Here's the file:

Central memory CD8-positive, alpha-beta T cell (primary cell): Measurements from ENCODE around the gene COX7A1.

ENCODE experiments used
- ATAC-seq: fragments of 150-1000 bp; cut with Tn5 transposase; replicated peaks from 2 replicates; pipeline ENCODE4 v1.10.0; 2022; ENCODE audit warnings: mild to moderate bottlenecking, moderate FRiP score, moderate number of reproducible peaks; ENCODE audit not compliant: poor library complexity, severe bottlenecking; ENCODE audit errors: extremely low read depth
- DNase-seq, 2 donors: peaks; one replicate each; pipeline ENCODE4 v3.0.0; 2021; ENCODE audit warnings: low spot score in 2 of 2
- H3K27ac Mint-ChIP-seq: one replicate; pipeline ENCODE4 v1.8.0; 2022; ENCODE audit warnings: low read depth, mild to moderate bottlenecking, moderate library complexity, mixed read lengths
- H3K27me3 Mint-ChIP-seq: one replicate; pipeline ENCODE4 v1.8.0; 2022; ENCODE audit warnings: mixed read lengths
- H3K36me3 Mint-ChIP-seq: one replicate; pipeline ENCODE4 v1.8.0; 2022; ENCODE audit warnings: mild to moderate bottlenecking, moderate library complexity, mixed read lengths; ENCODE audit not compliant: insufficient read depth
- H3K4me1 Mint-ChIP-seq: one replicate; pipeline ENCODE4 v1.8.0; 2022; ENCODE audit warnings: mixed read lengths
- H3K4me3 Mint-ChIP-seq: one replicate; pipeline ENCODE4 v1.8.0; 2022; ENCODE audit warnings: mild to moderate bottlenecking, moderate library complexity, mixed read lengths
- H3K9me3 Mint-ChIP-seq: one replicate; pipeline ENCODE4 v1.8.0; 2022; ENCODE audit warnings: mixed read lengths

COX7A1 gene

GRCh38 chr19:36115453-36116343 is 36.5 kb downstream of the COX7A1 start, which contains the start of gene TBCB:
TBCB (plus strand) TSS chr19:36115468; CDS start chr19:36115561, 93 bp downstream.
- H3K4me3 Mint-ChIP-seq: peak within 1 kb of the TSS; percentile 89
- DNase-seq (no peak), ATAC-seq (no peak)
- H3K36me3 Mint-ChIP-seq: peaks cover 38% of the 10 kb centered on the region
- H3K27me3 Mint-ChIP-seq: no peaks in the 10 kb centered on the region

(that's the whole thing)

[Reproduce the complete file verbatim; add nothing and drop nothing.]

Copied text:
Central memory CD8-positive, alpha-beta T cell (primary cell): Measurements from ENCODE around the gene COX7A1.

ENCODE experiments used
- ATAC-seq: fragments of 150-1000 bp; cut with Tn5 transposase; replicated peaks from 2 replicates; pipeline ENCODE4 v1.10.0; 2022; ENCODE audit warnings: mild to moderate bottlenecking, moderate FRiP score, moderate number of reproducible peaks; ENCODE audit not compliant: poor library complexity, severe bottlenecking; ENCODE audit errors: extremely low read depth
- DNase-seq, 2 donors: peaks; one replicate each; pipeline ENCODE4 v3.0.0; 2021; ENCODE audit warnings: low spot score in 2 of 2
- H3K27ac Mint-ChIP-seq: one replicate; pipeline ENCODE4 v1.8.0; 2022; ENCODE audit warnings: low read depth, mild to moderate bottlenecking, moderate library complexity, mixed read lengths
- H3K27me3 Mint-ChIP-seq: one replicate; pipeline ENCODE4 v1.8.0; 2022; ENCODE audit warnings: mixed read lengths
- H3K36me3 Mint-ChIP-seq: one replicate; pipeline ENCODE4 v1.8.0; 2022; ENCODE audit warnings: mild to moderate bottlenecking, moderate library complexity, mixed read lengths; ENCODE audit not compliant: insufficient read depth
- H3K4me1 Mint-ChIP-seq: one replicate; pipeline ENCODE4 v1.8.0; 2022; ENCODE audit warnings: mixed read lengths
- H3K4me3 Mint-ChIP-seq: one replicate; pipeline ENCODE4 v1.8.0; 2022; ENCODE audit warnings: mild to moderate bottlenecking, moderate library complexity, mixed read lengths
- H3K9me3 Mint-ChIP-seq: one replicate; pipeline ENCODE4 v1.8.0; 2022; ENCODE audit warnings: mixed read lengths

COX7A1 gene

GRCh38 chr19:36115453-36116343 is 36.5 kb downstream of the COX7A1 start, which contains the start of gene TBCB:
TBCB (plus strand) TSS chr19:36115468; CDS start chr19:36115561, 93 bp downstream.
- H3K4me3 Mint-ChIP-seq: peak within 1 kb of the TSS; percentile 89
- DNase-seq (no peak), ATAC-seq (no peak)
- H3K36me3 Mint-ChIP-seq: peaks cover 38% of the 10 kb centered on the region
- H3K27me3 Mint-ChIP-seq: no peaks in the 10 kb centered on the region